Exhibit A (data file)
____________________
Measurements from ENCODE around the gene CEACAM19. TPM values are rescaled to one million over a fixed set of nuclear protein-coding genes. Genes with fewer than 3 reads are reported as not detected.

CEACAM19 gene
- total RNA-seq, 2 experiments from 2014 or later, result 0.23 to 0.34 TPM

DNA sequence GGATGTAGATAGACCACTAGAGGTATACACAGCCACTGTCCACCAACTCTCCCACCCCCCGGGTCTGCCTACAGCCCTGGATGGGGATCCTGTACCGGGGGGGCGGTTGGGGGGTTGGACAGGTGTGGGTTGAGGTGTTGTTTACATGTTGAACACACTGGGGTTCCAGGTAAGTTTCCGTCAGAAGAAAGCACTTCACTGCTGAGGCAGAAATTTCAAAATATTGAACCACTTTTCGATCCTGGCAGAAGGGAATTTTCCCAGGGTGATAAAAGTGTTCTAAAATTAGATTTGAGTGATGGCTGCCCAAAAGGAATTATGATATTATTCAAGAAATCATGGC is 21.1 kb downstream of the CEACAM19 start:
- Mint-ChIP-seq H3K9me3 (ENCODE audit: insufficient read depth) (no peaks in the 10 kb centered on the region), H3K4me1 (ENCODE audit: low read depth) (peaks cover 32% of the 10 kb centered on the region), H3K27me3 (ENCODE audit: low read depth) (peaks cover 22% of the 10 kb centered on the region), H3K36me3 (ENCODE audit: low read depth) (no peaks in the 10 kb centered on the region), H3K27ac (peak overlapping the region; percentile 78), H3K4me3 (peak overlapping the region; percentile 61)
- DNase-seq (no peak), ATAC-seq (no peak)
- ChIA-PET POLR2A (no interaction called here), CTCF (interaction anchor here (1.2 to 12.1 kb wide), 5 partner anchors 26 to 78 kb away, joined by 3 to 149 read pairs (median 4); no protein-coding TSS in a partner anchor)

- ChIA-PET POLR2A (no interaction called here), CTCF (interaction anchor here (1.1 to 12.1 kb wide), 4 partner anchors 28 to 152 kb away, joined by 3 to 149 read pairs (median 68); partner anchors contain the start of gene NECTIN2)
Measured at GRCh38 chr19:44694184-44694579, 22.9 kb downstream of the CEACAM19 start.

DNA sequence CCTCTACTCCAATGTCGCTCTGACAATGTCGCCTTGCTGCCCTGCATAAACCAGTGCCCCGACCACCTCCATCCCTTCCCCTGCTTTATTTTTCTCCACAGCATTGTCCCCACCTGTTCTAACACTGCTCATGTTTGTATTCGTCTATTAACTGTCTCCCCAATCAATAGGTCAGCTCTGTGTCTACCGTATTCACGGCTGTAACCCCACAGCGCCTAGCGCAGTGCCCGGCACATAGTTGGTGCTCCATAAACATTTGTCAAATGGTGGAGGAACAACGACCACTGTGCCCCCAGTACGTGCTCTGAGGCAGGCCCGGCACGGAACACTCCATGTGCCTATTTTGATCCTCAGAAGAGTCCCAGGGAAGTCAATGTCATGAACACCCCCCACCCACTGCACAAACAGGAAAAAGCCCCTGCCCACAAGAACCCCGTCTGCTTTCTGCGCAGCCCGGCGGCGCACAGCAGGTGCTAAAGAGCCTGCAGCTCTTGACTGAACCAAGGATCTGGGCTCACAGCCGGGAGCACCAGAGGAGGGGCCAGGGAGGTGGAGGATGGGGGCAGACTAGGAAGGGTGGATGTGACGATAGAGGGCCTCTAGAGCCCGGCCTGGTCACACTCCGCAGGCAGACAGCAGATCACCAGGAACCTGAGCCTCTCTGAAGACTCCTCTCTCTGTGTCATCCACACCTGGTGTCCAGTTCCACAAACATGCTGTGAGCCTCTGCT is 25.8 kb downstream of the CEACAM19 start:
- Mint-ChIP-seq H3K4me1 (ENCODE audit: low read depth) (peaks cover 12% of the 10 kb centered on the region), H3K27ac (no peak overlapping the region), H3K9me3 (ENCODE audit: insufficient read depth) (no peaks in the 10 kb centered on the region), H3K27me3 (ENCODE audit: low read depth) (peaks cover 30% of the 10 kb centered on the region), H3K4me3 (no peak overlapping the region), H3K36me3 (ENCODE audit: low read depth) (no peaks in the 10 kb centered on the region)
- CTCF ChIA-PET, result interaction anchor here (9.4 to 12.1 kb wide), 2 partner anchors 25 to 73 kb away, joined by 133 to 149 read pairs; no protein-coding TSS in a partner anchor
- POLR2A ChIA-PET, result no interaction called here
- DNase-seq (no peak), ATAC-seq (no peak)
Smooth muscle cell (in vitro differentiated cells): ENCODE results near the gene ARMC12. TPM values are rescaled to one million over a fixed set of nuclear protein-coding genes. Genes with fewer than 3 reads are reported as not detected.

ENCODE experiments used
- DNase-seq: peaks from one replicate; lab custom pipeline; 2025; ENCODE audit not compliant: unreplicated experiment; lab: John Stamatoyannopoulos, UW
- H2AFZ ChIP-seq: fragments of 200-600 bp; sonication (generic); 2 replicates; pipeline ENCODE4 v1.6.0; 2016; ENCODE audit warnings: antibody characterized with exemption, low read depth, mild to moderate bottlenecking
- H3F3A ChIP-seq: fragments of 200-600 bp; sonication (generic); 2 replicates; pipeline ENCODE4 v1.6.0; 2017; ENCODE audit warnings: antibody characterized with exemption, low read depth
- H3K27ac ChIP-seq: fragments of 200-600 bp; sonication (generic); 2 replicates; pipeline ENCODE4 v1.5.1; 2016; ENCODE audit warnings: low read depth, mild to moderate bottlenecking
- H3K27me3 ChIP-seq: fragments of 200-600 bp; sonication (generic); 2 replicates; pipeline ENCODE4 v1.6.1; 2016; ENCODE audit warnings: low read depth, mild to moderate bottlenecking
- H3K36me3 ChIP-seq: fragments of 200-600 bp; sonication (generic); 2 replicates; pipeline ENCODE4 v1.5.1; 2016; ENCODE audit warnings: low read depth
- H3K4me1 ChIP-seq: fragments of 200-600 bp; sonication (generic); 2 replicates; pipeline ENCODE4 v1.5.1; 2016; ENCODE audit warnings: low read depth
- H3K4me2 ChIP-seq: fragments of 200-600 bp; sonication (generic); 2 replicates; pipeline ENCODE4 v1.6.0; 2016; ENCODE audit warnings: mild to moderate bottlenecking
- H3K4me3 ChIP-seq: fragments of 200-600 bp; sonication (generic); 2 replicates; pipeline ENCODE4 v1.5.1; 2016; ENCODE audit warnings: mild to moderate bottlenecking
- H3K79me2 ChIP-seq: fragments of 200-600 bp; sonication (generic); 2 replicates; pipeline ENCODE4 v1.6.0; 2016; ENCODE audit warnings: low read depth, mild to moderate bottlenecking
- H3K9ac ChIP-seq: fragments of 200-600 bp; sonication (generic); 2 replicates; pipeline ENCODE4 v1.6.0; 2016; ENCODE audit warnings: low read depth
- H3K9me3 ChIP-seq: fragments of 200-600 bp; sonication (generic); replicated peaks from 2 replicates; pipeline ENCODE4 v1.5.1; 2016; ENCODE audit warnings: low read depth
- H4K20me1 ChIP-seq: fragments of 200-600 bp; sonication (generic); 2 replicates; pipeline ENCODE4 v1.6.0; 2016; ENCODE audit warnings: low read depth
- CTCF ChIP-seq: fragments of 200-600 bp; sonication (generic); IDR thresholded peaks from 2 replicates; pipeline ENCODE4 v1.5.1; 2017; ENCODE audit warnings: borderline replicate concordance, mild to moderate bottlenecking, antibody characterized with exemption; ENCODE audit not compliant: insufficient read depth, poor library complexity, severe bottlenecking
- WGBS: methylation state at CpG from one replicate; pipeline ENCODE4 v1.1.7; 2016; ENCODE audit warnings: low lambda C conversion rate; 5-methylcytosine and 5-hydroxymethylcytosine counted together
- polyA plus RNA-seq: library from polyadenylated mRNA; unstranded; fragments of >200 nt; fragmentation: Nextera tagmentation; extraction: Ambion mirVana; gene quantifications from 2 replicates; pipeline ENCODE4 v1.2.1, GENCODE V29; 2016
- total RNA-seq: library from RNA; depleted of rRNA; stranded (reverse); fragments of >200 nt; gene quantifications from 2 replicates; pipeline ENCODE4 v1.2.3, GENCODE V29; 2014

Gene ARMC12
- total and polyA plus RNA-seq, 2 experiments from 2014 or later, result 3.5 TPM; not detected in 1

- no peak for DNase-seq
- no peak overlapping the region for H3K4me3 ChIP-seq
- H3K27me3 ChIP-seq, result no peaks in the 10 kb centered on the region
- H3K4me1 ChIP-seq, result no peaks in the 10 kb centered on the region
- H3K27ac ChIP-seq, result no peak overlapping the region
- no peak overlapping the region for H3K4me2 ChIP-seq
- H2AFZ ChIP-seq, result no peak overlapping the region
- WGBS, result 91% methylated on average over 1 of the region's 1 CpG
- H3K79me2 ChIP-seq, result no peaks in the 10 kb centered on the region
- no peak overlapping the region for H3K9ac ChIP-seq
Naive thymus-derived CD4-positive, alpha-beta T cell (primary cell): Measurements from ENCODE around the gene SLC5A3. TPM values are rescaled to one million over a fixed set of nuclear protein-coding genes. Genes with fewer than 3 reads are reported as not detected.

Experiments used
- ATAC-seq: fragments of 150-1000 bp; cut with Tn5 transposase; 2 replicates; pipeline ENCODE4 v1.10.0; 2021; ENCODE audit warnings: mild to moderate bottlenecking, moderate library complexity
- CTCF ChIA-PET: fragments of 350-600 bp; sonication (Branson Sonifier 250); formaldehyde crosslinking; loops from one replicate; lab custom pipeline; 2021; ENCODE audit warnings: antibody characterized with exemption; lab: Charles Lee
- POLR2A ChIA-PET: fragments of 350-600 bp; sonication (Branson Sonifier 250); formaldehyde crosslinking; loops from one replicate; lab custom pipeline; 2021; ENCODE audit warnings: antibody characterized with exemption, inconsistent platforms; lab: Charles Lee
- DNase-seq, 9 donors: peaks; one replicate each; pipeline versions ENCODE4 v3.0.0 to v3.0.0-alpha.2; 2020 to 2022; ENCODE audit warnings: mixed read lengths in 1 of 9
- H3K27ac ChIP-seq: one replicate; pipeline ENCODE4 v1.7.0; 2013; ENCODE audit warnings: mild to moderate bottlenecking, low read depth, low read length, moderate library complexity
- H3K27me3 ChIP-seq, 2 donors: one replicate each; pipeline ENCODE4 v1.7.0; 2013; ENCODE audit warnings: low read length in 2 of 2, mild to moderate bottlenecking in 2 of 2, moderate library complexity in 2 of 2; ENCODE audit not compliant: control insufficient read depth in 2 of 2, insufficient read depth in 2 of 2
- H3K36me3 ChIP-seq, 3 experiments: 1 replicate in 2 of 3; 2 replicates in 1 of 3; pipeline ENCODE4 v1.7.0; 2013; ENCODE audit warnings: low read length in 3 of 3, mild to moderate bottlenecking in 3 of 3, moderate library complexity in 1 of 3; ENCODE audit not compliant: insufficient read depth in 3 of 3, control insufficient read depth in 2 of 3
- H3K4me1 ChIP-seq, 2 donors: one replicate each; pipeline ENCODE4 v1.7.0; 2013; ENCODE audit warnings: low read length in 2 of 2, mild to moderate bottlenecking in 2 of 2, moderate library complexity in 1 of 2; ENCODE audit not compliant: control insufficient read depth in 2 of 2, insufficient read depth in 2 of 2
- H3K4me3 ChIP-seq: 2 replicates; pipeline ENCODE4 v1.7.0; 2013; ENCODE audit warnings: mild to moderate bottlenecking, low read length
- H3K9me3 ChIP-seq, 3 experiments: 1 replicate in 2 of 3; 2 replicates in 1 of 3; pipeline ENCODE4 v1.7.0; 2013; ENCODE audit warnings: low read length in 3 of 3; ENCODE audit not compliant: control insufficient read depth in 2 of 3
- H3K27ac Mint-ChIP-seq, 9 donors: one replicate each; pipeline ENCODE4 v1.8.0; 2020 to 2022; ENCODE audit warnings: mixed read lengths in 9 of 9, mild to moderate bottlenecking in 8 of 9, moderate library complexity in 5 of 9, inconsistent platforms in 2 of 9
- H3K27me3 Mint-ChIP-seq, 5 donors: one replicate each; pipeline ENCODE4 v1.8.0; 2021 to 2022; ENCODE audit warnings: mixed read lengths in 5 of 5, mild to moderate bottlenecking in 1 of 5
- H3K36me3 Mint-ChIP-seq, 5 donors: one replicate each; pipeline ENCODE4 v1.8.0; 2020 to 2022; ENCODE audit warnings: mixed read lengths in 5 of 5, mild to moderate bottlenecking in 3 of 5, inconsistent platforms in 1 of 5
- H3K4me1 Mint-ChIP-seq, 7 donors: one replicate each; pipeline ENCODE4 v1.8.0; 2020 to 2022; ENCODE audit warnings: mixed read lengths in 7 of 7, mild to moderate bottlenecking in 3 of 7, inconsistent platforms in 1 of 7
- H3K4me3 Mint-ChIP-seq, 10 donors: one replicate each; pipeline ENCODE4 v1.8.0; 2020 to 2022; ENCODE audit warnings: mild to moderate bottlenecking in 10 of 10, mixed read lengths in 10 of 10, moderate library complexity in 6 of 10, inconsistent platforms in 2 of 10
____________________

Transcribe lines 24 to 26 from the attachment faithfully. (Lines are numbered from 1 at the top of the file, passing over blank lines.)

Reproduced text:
- H3K4me2 ChIP-seq: fragments of 200-600 bp; sonication (generic); 2 replicates; pipeline ENCODE4 v1.6.0; 2016; ENCODE audit warnings: mild to moderate bottlenecking
- H3K4me3 ChIP-seq: fragments of 200-600 bp; sonication (generic); 2 replicates; pipeline ENCODE4 v1.5.1; 2016; ENCODE audit warnings: mild to moderate bottlenecking
- H3K79me2 ChIP-seq: fragments of 200-600 bp; sonication (generic); 2 replicates; pipeline ENCODE4 v1.6.0; 2016; ENCODE audit warnings: low read depth, mild to moderate bottlenecking